Latin History for Morons


John Leguizamo - 2019
    But once he sets out on his irreverent crash course across three continents and three millennia of history—from conquistadores to cumbia, Montezuma to Menudo, and taking on the characters in all of it—he uncovers provocative truths that shock even him.Entertainment Weekly called Latin History for Morons “boisterous and joyful” during its Broadway run at Studio 54, directed by Tony Taccone. A play that The New York Times says “poses sharp and timely questions of what culturally defines American identity,” Leguizamo’s newest solo adventure is educational and uproarious and is adapted exclusively for Audible.

Strippers, Showgirls, and Sharks: A Very Opinionated History of the Broadway Musicals That Did Not Win the Tony Award


Peter Filichia - 2013
    In "Strippers, Showgirls and Sharks", the popular syndicated theatre critic Peter Filichia chronicles the history of the American musical by looking at those shows that did not win the Tony Award for Best Musical. It happens every spring: The American Theatre Wing bestows its annual awards. Only those shows that have reached Broadway are nominated and while all Tony Awards are created equal in height, width and depth, the universally acknowledged biggest prize is the Best Musical Tony. The envelope is opened. The winner is announced and, then, the screeching begins. "Oh no! They gave it to that?" Did the best musical always win the Best Musical prize? Were there other factors that kept a more deserving show from copping the prize? Peter Filichia answers all these questions and more in "Strippers, Showgirls and Sharks" as he looks at many of the 153 previous Best Musical Nominees that didn't win the big prize. What were the biggest omissions? "Gypsy" had the distinct displeasure of not being either the first or second choice of the committee. In 1959 when Ethel Merman and a variety of strippers took the stage, the Tony for Best Musical was a tie between "The Sound of Music" and "Fiorello". In 1971, Stephen Sondheim's "Follies" and its ghostly showgirls lost to a "groovy" re-tuning of "Two Gentlemen of Verona" that hasn't passed the test of time. And, in 1957, "West Side Story", its Jets and Sharks, were bested by the fine people of River City Iowa singing their Americana hearts out in "The Music Man". If you love Broadway, scratch your head on Tony Award night and still can't figure out how a show you loathed won the Tony for Best Musical, you will love riding through the years with Peter Filichia, one of America's most respected and popular theatre critics.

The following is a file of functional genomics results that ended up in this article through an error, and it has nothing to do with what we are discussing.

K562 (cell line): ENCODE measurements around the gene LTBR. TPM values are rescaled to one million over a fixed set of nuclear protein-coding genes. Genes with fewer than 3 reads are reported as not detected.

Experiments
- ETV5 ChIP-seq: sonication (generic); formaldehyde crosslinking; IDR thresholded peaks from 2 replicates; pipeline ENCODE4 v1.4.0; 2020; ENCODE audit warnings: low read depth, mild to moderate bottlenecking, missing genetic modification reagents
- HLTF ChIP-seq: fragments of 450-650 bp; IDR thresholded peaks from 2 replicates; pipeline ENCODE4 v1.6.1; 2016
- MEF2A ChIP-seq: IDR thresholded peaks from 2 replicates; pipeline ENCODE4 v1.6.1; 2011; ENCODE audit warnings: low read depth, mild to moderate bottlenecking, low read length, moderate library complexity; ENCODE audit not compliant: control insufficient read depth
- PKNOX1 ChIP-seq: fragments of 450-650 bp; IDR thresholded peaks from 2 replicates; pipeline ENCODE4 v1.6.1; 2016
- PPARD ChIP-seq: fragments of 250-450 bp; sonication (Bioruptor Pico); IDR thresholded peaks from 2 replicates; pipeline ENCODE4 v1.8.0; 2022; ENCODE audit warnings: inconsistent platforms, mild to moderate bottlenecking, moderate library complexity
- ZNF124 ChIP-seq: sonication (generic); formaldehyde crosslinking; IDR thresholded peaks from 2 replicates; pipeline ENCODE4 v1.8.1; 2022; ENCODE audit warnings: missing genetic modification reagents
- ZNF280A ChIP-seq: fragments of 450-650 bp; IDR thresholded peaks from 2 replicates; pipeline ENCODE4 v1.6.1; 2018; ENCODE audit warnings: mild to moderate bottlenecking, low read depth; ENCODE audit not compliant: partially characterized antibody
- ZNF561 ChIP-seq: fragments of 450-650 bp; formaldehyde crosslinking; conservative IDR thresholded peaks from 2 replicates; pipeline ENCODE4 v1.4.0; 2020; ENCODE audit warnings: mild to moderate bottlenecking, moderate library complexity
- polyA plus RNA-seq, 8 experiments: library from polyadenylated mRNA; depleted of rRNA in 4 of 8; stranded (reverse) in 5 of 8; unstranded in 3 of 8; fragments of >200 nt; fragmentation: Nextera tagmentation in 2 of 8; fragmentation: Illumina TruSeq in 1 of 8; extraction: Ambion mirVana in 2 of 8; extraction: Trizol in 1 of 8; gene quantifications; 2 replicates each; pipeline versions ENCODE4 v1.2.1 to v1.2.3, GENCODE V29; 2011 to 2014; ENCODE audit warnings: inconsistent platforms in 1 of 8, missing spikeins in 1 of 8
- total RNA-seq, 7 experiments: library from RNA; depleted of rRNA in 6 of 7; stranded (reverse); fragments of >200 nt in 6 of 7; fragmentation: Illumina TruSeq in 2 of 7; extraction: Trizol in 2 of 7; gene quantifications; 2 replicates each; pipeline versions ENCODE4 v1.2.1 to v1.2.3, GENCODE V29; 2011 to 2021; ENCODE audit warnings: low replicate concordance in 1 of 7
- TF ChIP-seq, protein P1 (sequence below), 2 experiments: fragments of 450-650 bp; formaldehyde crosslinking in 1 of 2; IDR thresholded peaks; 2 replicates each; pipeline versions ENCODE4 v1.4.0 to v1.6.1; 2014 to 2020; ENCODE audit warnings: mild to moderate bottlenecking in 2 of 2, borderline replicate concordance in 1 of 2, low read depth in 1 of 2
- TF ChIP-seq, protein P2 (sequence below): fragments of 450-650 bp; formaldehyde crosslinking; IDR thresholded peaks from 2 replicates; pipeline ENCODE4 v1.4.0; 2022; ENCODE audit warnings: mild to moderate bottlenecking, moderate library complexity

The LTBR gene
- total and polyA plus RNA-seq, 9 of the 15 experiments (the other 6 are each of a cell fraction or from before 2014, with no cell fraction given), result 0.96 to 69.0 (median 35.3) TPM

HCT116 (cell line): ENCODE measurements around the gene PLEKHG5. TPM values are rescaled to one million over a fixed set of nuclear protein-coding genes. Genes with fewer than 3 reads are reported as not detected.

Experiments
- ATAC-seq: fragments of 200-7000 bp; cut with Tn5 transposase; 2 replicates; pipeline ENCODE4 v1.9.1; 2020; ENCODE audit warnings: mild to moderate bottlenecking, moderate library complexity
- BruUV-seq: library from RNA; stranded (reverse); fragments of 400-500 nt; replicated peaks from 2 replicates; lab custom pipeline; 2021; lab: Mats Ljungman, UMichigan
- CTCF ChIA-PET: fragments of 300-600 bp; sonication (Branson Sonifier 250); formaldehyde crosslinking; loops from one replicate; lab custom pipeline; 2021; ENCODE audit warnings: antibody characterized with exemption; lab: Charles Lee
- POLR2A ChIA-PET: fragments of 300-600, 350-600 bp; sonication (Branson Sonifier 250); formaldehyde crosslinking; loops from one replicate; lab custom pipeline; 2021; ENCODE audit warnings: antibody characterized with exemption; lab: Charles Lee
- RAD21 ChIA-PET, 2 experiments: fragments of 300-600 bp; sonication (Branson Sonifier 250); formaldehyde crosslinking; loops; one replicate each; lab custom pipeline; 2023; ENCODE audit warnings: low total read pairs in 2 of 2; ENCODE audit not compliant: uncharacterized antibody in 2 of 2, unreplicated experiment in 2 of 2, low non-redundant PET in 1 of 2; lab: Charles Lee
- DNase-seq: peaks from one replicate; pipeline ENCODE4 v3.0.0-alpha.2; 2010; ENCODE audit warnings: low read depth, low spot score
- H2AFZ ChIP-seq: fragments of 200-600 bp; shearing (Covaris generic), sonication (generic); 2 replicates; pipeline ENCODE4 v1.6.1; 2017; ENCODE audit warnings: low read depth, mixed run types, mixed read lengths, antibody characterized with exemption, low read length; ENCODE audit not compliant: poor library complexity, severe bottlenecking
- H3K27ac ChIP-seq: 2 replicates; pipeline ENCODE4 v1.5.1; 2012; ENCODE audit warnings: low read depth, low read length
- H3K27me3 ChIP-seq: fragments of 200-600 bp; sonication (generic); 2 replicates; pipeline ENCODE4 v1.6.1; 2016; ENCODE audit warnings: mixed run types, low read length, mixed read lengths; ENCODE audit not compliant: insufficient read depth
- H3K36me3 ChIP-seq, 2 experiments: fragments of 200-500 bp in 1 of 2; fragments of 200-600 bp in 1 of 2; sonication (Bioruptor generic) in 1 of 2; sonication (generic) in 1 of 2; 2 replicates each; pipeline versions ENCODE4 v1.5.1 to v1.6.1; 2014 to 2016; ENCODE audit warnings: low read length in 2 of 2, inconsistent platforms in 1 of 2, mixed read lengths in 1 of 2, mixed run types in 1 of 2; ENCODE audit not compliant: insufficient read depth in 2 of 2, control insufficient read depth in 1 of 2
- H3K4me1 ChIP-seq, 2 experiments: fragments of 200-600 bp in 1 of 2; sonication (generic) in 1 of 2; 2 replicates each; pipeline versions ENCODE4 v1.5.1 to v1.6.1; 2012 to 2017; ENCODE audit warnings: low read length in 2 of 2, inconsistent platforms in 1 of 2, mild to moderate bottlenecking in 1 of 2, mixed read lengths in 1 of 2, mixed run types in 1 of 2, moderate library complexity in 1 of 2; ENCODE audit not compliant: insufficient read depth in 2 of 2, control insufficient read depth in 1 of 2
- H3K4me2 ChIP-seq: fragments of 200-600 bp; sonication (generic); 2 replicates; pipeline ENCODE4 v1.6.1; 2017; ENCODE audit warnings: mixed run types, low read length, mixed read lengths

Urban Spacemen and Wayfaring Strangers: Overlooked Innovators and Eccentric Visionaries of '60s Rock


Richie Unterberger - 2000
    From folk-rockers to blue- and brown-eyed soulsters to rock sati